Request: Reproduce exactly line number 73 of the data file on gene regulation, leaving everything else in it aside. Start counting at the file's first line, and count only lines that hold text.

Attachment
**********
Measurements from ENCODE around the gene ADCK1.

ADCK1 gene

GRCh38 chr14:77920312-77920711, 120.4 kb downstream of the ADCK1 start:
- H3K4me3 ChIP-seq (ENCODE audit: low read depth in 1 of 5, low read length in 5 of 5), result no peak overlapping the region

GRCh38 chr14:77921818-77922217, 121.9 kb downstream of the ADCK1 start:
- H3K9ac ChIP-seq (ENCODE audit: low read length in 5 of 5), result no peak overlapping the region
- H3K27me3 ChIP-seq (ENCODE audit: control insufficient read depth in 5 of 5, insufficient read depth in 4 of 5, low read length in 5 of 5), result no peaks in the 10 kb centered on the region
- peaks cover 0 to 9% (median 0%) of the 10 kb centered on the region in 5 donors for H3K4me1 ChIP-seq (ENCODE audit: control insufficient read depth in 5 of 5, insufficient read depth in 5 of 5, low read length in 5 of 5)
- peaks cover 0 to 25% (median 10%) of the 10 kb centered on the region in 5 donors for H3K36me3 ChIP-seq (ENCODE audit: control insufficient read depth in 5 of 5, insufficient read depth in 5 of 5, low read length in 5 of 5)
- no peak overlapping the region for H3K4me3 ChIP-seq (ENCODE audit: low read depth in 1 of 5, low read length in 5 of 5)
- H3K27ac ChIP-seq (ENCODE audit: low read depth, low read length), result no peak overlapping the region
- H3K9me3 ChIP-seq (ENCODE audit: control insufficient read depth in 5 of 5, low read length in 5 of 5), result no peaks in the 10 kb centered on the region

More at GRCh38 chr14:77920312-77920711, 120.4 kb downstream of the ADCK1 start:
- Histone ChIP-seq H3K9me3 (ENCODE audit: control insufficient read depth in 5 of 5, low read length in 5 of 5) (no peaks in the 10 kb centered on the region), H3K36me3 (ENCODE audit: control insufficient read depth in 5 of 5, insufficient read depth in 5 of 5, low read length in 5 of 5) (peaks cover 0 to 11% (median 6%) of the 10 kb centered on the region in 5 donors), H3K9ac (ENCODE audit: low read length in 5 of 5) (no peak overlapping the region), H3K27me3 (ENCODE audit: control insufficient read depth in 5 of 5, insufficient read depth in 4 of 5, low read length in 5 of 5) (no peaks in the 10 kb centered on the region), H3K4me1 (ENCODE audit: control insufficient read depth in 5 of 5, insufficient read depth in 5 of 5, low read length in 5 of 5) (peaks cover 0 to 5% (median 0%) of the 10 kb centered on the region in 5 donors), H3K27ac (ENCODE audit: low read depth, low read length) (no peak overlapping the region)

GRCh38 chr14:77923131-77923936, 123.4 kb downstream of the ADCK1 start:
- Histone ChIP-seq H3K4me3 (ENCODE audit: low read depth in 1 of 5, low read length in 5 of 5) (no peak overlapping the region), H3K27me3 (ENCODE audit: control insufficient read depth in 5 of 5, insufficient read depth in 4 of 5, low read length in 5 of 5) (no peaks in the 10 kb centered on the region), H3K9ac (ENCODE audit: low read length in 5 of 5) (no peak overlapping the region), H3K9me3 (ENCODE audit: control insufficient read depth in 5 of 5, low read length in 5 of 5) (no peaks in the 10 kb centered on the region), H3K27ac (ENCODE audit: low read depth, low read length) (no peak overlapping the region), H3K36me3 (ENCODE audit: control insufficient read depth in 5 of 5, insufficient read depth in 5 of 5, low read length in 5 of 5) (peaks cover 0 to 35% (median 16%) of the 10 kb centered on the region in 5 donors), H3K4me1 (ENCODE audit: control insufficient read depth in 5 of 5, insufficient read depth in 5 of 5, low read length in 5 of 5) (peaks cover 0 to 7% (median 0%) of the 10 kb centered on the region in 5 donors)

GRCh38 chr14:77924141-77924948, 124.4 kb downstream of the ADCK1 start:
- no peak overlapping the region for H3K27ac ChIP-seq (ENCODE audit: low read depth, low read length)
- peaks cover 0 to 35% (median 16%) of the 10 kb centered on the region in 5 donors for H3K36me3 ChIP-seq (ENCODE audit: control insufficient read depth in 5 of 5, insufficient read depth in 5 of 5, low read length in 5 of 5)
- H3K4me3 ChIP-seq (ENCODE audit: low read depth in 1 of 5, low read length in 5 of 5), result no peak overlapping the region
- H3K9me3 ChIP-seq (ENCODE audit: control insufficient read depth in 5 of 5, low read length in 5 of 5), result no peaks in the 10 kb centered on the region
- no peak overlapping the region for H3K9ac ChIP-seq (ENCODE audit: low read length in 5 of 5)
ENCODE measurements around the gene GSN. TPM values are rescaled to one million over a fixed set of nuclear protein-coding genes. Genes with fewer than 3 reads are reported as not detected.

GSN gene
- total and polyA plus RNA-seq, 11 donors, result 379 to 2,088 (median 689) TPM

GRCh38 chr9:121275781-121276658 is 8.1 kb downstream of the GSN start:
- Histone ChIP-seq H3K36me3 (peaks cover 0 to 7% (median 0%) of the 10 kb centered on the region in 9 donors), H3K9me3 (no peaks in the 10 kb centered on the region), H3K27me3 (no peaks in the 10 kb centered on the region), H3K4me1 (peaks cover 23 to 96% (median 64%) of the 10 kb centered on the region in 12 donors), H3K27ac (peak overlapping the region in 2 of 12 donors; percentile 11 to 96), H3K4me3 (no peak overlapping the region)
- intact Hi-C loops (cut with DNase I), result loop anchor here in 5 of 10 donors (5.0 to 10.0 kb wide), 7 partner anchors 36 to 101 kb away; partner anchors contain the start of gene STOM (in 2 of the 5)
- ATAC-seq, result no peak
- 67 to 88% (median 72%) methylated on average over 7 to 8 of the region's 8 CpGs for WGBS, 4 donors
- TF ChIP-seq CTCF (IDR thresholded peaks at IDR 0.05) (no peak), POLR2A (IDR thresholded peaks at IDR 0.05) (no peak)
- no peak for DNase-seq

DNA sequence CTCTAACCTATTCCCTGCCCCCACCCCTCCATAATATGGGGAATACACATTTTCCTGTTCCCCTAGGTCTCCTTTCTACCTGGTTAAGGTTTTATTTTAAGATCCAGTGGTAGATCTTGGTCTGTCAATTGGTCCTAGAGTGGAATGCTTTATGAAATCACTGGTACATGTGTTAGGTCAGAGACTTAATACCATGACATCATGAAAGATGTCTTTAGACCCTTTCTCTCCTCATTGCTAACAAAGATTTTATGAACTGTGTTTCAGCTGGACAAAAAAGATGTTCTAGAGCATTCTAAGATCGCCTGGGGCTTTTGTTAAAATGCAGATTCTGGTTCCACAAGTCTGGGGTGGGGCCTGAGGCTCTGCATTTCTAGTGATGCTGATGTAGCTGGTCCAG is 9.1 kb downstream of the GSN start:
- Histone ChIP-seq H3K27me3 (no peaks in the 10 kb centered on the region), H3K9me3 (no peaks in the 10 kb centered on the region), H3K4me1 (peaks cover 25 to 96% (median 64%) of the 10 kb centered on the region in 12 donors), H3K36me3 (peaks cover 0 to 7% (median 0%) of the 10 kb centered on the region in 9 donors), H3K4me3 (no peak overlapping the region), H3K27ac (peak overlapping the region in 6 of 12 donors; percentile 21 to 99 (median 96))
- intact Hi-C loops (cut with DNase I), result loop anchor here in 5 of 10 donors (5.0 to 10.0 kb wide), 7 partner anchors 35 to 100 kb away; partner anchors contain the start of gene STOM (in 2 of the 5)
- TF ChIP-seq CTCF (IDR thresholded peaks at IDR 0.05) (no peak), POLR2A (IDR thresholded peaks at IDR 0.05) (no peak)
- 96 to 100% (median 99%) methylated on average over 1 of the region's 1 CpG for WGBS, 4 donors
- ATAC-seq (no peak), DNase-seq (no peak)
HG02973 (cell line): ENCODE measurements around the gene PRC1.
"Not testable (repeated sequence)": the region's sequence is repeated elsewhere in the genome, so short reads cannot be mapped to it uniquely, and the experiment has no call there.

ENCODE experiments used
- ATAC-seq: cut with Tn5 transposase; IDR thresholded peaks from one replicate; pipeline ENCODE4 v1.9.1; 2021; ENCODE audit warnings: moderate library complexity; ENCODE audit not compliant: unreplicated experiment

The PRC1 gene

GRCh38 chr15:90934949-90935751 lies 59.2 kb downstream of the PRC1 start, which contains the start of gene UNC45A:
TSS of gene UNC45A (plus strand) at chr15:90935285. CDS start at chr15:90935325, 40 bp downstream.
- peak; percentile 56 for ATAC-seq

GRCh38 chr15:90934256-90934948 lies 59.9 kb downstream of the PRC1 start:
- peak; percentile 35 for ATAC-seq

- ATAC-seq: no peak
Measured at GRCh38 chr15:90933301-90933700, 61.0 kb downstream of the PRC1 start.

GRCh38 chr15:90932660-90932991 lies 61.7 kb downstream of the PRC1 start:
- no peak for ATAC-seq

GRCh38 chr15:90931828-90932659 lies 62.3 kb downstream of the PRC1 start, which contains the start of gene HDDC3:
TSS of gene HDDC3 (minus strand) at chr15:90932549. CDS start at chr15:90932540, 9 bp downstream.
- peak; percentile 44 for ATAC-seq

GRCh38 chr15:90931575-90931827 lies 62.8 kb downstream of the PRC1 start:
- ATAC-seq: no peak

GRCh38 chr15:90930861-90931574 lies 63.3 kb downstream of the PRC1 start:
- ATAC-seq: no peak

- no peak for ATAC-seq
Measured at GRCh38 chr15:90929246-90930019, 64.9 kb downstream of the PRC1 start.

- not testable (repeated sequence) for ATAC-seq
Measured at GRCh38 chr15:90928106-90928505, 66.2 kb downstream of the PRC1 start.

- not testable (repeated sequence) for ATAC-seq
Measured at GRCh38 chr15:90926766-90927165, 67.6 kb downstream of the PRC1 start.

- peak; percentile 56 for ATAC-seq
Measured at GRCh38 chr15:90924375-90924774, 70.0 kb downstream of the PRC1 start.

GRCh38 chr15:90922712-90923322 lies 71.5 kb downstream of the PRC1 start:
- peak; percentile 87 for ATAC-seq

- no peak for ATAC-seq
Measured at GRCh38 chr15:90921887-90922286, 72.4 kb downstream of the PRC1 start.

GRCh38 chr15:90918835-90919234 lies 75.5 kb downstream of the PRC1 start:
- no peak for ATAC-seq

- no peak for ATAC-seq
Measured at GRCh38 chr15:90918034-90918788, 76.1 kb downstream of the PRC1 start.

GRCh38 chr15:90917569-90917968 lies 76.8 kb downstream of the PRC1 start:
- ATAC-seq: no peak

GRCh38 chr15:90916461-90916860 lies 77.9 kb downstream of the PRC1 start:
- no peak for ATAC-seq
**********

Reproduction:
- no peak for ATAC-seq